It’s A Small World

I love Disneyland. Many of my fondest childhood memories were created there, and each time I return it is a reunion of old sentiments and new excitements. Eating Dole Whip near the Tiki Room reminds me of my grandpa, and his stories of life in California as a kid; riding the Monorail reminds me of my sister and her NOT wanting the family to be separated on New Years 2000; Soaring Over California reminds me of my mom (and it reminds her of her dad); the Haunted Mansion my brother, he was the only one who would want to go in with me, and would always hold my hand if I got scared, and Autopia my dad, where he taught me how to drive with endless patience and encouragement as I ran into the middle section and other cars more often than not. These memories stand out to me, as well as many more with grandparents, cousins, aunts, uncles, parents, siblings and friends. It’s these that greet me upon each entrance, as well as excitement like a child for the new adventures ahead. Albeit full of crying children, long lines, drained parents, child leashes, trying to figure out if they really DO set cats free at night to catch all the mice, etc., it still is and will remain, the happiest place on Earth.

While the Teacups at night are my favorite ride (the at-night part is very important because sparkly lights and short lines), Space Mountain a close second, and California Screaming races up to bronze third. It’s a Small World was never a ride that I really got behind. The best word I could use for it was “tolerated”, and tolerated I did in order to appease my mom, grandma, and grandpa, who all insisted we go, every single time, at least once every single day we were there.

I remember watching my mom’s eyes as she would point out the different dolls, explaining where they came from, and what language they were speaking. (There was no need to explain what they were SAYING in those languages) ((It’s a small world after all, it’s a small world after all, it’s a small world after all, it’s a small, small world)). Every time, without fail, she would light up when we arrived by boat in the Asia section, and she would always point our her little Filipino doll, dressed in white, dancing. This made me happy, but never as happy as my mom, grandma or grandpa. I simply can’t imagine the thousands of memories that are perched there along side that doll, but I am beginning to understand their deep desire to ride that ride (daily), as there was gold hiding within.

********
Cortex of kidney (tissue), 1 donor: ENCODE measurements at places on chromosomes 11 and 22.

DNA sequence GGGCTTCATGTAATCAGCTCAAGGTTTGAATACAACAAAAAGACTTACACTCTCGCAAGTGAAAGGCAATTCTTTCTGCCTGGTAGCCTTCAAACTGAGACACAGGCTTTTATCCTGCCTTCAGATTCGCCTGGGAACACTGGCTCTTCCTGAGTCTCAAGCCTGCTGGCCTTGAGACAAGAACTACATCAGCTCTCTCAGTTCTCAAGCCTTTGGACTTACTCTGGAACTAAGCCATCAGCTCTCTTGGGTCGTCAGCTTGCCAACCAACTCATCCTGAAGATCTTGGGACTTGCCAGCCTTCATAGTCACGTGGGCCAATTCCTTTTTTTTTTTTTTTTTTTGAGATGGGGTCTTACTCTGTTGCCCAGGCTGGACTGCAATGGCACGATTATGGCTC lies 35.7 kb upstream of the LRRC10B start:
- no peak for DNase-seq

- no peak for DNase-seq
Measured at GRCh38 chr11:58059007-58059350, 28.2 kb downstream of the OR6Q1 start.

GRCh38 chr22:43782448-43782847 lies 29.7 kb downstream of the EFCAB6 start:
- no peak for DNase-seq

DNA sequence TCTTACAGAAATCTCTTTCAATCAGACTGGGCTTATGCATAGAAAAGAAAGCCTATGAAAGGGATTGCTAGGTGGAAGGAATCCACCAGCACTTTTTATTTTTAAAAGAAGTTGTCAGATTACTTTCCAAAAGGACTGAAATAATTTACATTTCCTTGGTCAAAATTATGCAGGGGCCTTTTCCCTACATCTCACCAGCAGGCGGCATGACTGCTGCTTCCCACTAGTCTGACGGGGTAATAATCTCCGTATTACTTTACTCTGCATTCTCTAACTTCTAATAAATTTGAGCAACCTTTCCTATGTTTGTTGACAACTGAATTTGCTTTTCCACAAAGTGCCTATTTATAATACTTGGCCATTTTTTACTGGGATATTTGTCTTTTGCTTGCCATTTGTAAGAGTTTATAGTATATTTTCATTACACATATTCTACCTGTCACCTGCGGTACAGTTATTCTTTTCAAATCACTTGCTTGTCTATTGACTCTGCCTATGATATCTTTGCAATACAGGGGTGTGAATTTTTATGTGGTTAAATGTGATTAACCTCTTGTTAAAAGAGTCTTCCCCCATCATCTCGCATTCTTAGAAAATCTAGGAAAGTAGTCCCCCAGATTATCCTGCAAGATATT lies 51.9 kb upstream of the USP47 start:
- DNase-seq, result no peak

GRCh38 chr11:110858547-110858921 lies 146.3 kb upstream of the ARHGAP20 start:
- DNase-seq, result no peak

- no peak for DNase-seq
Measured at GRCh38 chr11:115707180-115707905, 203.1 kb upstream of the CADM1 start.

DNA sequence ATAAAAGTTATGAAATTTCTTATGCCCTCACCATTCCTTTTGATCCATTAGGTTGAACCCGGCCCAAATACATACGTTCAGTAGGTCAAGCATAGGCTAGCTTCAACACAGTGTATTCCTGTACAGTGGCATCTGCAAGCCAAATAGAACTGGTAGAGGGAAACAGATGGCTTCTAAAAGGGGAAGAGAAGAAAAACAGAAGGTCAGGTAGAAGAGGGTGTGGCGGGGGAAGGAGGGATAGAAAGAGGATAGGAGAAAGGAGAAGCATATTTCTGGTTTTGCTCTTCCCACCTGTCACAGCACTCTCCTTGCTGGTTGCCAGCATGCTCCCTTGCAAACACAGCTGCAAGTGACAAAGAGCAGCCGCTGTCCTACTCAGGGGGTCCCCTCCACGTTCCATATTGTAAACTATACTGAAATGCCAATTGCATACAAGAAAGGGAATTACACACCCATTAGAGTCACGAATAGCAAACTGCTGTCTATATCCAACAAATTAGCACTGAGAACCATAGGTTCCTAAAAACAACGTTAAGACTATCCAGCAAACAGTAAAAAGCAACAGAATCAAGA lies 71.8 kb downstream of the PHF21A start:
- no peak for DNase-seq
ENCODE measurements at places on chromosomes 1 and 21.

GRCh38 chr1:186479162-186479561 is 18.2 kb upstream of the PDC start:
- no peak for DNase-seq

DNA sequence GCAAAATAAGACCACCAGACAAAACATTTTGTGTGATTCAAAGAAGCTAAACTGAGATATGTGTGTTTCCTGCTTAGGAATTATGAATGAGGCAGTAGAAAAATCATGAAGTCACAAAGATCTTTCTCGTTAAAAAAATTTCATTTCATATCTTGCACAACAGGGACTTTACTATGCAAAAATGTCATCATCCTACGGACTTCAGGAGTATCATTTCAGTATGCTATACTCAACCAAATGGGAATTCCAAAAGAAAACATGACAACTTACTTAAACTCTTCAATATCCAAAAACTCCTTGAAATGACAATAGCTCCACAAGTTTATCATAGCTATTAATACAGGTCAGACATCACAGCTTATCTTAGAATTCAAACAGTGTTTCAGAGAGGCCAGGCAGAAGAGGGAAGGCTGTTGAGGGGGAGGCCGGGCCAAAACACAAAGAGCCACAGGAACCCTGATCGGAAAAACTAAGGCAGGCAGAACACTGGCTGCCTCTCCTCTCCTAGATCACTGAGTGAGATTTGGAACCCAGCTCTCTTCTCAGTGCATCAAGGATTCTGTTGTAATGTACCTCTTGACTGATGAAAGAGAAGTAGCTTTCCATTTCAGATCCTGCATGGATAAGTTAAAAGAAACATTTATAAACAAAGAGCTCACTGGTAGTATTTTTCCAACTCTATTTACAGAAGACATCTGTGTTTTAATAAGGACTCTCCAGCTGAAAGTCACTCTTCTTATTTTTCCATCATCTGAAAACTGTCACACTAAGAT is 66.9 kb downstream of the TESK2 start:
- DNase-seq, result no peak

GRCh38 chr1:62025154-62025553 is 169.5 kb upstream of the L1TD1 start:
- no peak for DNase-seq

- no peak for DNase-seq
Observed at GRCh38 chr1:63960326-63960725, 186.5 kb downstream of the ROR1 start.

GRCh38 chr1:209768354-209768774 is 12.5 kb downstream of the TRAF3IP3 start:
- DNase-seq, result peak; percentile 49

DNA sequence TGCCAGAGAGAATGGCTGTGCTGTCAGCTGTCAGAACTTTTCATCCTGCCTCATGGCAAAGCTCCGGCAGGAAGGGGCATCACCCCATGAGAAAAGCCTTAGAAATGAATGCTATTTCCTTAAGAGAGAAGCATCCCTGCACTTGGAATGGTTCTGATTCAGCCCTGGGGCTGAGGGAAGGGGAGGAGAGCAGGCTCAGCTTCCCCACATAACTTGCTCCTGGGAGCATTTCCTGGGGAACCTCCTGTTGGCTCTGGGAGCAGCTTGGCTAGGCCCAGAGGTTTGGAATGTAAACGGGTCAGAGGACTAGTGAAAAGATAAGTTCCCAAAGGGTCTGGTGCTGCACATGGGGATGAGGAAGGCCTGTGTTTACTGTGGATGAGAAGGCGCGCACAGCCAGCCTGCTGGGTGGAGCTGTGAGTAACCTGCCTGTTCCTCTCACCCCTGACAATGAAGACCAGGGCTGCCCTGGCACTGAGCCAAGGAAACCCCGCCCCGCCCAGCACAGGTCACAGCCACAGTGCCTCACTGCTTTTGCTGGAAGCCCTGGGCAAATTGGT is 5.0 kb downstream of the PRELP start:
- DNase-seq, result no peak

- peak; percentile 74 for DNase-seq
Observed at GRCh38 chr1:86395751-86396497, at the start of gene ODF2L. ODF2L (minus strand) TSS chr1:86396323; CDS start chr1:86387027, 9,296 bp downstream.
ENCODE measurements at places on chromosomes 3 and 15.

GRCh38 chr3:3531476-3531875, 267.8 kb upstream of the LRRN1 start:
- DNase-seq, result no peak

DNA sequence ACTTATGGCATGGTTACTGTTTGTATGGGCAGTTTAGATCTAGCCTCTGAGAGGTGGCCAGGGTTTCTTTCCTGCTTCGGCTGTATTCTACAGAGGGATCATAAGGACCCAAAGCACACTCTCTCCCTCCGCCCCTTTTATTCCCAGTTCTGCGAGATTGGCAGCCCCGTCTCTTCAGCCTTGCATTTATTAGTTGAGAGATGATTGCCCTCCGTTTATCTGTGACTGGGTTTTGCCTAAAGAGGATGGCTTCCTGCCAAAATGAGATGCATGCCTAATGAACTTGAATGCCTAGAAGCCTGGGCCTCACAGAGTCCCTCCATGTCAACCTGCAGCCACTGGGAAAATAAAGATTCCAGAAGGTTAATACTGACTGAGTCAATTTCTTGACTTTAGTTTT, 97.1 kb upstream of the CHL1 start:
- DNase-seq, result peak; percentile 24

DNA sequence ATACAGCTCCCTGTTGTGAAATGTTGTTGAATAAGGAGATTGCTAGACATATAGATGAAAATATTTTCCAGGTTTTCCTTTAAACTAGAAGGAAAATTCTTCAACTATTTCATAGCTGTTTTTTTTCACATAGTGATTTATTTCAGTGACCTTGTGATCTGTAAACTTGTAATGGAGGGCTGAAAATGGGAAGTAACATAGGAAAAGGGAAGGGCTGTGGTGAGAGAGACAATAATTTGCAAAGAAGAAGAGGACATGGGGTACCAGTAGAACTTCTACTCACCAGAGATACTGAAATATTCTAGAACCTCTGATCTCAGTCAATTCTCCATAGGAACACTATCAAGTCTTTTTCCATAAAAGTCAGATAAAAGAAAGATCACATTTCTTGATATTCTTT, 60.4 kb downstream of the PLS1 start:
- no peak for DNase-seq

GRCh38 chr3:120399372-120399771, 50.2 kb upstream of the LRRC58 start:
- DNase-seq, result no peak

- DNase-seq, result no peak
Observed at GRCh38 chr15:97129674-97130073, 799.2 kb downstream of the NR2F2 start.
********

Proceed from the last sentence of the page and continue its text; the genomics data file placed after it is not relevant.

Before I left home, the world felt very big. Hungary felt like it was forever away. Once I arrived here, home felt even farther than Hungary had before I left. It wasn’t until I started forming memories both within the city and within my community, meeting people from near and far (even one person from CENTRAL OREGON) and just letting myself be here and only here, that Hungary soon began to feel more familiar. “Home” started to feel like it could maybe exist in more places than one (or two, looking @ you, Slum Home).

In a world that is increasingly obsessed with borders, and keeping people out, I find that community is more important than ever. I am learning that shared meals, saying good morning to neighbors, laughing with new friends, petting dogs on the street, making  mistakes, and trying new things make the world smaller for me every day. This is not a restrictive, claustrophobic kind of small, rather a refreshing discovery of the similarity of human beings, God’s children, my brothers and sisters. This is not a small where everything is boring, rather this smallness makes everything more exciting, and the world more approachable (my “oyster”, you could say).

This morning, I overheard a conversation where two of my fellow staff members were discussing how a person, knew a person who knew her dad. “It’s a small world” they both said. There’s a statistic in my head that I don’t know where I heard that has always stuck with me (very scientific and official, I know)… I was told that within six connections (friends of friends, relatives, someone who knows someone) you can connect with any person in the world. While I am not sure how realistic this is, it is something that inspires me to connect with people intentionally, especially while I am abroad.

My time here feels like it is going by far too quickly, especially this morning when a student asked when I would be leaving. “Next month” I answered, then had to do a double take in my own mind (NEXT MONTH??!! I thought… when dd that happen??!!). I am still loving every day here as my worlds grow closer.

(Also I get to go to Disneyland this summer and I’m excited to give It’s A Small World more of a chance.)

It’s a Small World,

Sommer

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Groundhog Day